February 20, 2006

Ex-Official Says "Russia Moved Saddam's WMDs"

The headline article on NewsMax.com today uncovers a rather disturbing report by the former Deputy Undersecretary of Defense, John A. Shaw. In a speech he gave at the "Intelligence Summit" in Virginia, Shaw presented his evidence claiming that the Russian military moved Saddam's weapons for him right before the start of the Iraq war.

NewsMax quotes him as saying, "They were moved by Russian Spetsnaz (special forces) units out of uniform, that were specifically sent to Iraq to move the weaponry and eradicate any evidence of its existence." Shaw says they were moved to Lebanon and Syria, while others were placed on ships and sunk in the Indian Ocean. Shaw claims that the Russians, who sold the weapons to Iraq, wanted to get rid of any evidence of doing business with Iraq.

The article goes on to list all of Shaw's findings, which, if true, appear to be pretty damning to the Russians:

In December 2002, former Russian intelligence chief Yevgeni Primakov, a KGB general with long-standing ties to Saddam, came to Iraq and stayed until just before the U.S.-led invasion in March 2003.

Primakov supervised the execution of long-standing secret agreements, signed between Iraqi intelligence and the Russian GRU (military intelligence), that provided for clean-up operations to be conducted by Russian and Iraqi military personnel to remove WMDs, production materials and technical documentation from Iraq, so the regime could announce that Iraq was "WMD free."

Shaw said that this type GRU operation, known as "Sarandar," or "emergency exit," has long been familiar to U.S. intelligence officials from Soviet-bloc defectors as standard GRU practice.

In addition to the truck convoys, which carried Iraqi WMD to Syria and Lebanon in February and March 2003 "two Russian ships set sail from the (Iraqi) port of Umm Qasr headed for the Indian Ocean," where Shaw believes they "deep-sixed" additional stockpiles of Iraqi WMD from flooded bunkers in southern Iraq that were later discovered by U.S. military intelligence personnel.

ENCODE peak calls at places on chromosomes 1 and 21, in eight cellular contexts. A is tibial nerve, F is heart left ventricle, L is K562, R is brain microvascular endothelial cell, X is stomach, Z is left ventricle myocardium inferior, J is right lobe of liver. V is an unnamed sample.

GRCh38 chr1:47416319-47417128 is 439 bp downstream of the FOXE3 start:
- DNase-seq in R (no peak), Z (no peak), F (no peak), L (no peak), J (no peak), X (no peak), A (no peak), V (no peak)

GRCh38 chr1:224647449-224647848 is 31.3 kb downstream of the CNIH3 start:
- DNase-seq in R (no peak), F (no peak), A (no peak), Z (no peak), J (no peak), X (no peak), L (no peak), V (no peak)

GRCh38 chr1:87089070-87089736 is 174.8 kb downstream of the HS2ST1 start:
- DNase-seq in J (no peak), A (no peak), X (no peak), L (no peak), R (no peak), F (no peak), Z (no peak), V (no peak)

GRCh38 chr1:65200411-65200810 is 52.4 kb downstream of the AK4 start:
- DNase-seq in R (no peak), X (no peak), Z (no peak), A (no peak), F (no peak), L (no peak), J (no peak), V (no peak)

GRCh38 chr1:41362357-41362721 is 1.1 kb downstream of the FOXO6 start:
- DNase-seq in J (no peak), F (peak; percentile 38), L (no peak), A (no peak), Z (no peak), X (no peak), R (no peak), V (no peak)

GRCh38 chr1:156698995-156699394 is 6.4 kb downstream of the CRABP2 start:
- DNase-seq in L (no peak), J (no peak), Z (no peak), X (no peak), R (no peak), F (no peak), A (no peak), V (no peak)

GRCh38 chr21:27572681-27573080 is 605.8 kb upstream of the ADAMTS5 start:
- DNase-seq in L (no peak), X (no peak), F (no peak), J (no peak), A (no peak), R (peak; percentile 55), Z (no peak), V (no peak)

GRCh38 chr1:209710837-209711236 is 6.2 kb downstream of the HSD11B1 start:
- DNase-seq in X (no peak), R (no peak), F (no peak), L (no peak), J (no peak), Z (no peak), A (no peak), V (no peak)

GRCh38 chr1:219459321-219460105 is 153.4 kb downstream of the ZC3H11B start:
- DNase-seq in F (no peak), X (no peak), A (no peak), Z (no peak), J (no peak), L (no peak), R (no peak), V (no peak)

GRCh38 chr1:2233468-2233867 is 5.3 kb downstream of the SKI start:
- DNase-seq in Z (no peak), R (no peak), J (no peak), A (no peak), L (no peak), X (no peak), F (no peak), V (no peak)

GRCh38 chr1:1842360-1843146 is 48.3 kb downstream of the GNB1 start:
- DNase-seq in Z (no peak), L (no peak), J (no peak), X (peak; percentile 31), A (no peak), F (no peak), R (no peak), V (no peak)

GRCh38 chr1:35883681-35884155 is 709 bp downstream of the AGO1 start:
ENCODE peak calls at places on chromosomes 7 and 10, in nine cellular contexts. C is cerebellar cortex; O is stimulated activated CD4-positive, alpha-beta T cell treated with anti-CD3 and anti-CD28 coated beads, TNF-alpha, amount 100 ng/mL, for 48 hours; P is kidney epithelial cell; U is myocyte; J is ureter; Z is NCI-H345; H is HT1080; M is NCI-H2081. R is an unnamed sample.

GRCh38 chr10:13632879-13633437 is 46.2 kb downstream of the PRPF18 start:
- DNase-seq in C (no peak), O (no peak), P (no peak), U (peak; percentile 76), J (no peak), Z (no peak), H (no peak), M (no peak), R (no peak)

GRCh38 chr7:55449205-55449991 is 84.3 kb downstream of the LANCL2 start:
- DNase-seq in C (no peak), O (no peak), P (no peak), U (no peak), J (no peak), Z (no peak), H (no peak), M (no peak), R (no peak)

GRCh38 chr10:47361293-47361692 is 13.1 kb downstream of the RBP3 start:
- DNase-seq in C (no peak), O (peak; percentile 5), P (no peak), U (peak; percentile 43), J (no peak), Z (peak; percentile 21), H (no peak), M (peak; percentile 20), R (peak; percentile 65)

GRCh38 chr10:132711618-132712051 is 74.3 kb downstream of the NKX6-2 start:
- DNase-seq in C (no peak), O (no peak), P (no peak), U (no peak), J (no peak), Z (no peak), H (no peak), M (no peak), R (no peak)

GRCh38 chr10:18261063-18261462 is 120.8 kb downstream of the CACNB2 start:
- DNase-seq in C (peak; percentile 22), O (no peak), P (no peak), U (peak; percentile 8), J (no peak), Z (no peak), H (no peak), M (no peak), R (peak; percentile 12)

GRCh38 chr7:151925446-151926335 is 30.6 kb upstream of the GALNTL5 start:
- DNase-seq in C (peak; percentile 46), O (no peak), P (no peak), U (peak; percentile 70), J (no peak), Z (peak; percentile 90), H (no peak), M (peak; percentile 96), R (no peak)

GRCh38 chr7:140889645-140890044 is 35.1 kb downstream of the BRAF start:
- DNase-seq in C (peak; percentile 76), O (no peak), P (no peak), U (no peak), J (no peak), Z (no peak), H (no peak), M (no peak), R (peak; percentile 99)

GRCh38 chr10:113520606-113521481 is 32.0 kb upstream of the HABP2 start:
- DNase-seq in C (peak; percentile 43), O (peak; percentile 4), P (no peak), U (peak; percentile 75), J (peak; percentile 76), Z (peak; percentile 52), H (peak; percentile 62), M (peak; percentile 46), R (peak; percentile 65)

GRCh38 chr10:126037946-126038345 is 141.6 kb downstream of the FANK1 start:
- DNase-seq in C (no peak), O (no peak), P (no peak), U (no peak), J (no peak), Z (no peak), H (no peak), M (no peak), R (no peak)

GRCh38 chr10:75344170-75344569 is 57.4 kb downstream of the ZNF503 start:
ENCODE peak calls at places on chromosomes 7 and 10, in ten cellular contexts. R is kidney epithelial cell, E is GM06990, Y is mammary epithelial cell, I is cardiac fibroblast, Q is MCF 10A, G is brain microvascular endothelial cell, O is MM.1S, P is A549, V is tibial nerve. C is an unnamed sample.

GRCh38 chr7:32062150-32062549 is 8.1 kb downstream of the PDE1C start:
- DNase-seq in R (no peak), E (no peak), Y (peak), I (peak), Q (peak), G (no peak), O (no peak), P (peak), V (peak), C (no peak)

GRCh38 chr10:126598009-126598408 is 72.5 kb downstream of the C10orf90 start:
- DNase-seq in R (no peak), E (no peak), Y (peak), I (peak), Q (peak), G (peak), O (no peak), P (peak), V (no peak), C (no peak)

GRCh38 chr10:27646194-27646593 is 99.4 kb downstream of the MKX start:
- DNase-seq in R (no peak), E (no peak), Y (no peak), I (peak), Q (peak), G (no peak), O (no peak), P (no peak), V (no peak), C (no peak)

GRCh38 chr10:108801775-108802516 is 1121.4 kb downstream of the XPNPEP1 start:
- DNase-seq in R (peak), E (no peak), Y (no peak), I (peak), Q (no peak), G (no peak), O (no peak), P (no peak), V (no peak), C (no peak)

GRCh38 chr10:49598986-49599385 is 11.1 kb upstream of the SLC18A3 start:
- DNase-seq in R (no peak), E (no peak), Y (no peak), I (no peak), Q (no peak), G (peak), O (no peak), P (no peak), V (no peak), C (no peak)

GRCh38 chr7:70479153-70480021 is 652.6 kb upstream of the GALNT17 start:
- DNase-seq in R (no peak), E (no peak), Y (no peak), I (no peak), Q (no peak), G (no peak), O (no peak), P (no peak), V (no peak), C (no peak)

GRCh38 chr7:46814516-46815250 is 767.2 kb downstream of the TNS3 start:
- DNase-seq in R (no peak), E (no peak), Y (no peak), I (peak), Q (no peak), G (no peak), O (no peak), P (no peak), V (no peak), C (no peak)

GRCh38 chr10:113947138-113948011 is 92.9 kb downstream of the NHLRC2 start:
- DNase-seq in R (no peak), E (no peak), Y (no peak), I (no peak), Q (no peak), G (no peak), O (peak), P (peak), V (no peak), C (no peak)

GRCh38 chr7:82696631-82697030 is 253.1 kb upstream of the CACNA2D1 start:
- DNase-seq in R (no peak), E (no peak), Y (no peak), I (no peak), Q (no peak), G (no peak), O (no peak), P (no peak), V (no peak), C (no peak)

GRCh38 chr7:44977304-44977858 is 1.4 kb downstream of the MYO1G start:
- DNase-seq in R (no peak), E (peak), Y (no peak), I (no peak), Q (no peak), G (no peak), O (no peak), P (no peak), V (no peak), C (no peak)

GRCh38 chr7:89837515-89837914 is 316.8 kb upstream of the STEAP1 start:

The Russian "clean-up" operation was entrusted to a combination of GRU and Spetsnaz troops and Russian military and civilian personnel in Iraq "under the command of two experienced ex-Soviet generals, Colonel-General Vladislav Achatov and Colonel-General Igor Maltsev, both retired and posing as civilian commercial consultants."

Washington Times reporter Bill Gertz reported on Oct. 30, 2004, that Achatov and Maltsev had been photographed receiving medals from Iraqi Defense Minister Sultan Hashim Ahmed in a Baghdad building bombed by U.S. cruise missiles during the first U.S. air raids in early March 2003.

Shaw says he leaked the information about the two Russian generals and the clean-up operation to Gertz in October 2004 in an effort to "push back" against claims by Democrats that were orchestrated with CBS News to embarrass President Bush just one week before the November 2004 presidential election. The press sprang bogus claims that 377 tons of high explosives of use to Iraq's nuclear weapons program had "gone missing" after the U.S.-led liberation of Iraq, while ignoring intelligence of the Russian-orchestrated evacuation of Iraqi WMDs.

The two Russian generals "had visited Baghdad no fewer than 20 times in the preceding five to six years," Shaw revealed. U.S. intelligence knew "the identity and strength of the various Spetsnaz units, their dates of entry and exit in Iraq, and the fact that the effort (to clean up Iraq's WMD stockpiles) with a planning conference in Baku from which they flew to Baghdad."

The Baku conference, chaired by Russian Minister of Emergency Situations Sergei Shoigu, "laid out the plans for the Sarandar clean-up effort so that Shoigu could leave after the keynote speech for Baghdad to orchestrate the planning for the disposal of the WMD."

Subsequent intelligence reports showed that Russian Spetsnaz operatives "were now changing to civilian clothes from military/GRU garb," Shaw said. "The Russian denial of my revelations in late October 2004 included the statement that "only Russian civilians remained in Baghdad." That was the "only true statement" the Russians made, Shaw ironized.

Interestingly enough, the article goes on to claim that Shaw's voice was silenced by higher ups in the Intelligence Community. The Bush Administration walks a fine line when it comes to finding out what happened to the WMD's. According to NewsMax, some say that if Bush acknowledges that Russia did move the weapons, than peace talks with Iran could be severed. However, is Russia did send soldiers (dressed as civilians) to aid Saddam, then the War on Terror could be escalated to an even grander level.

(Quoted sources from NewsMax.com article by Kenneth R. Timmerman)

Posted by MikeRubino at February 20, 2006 11:24 AM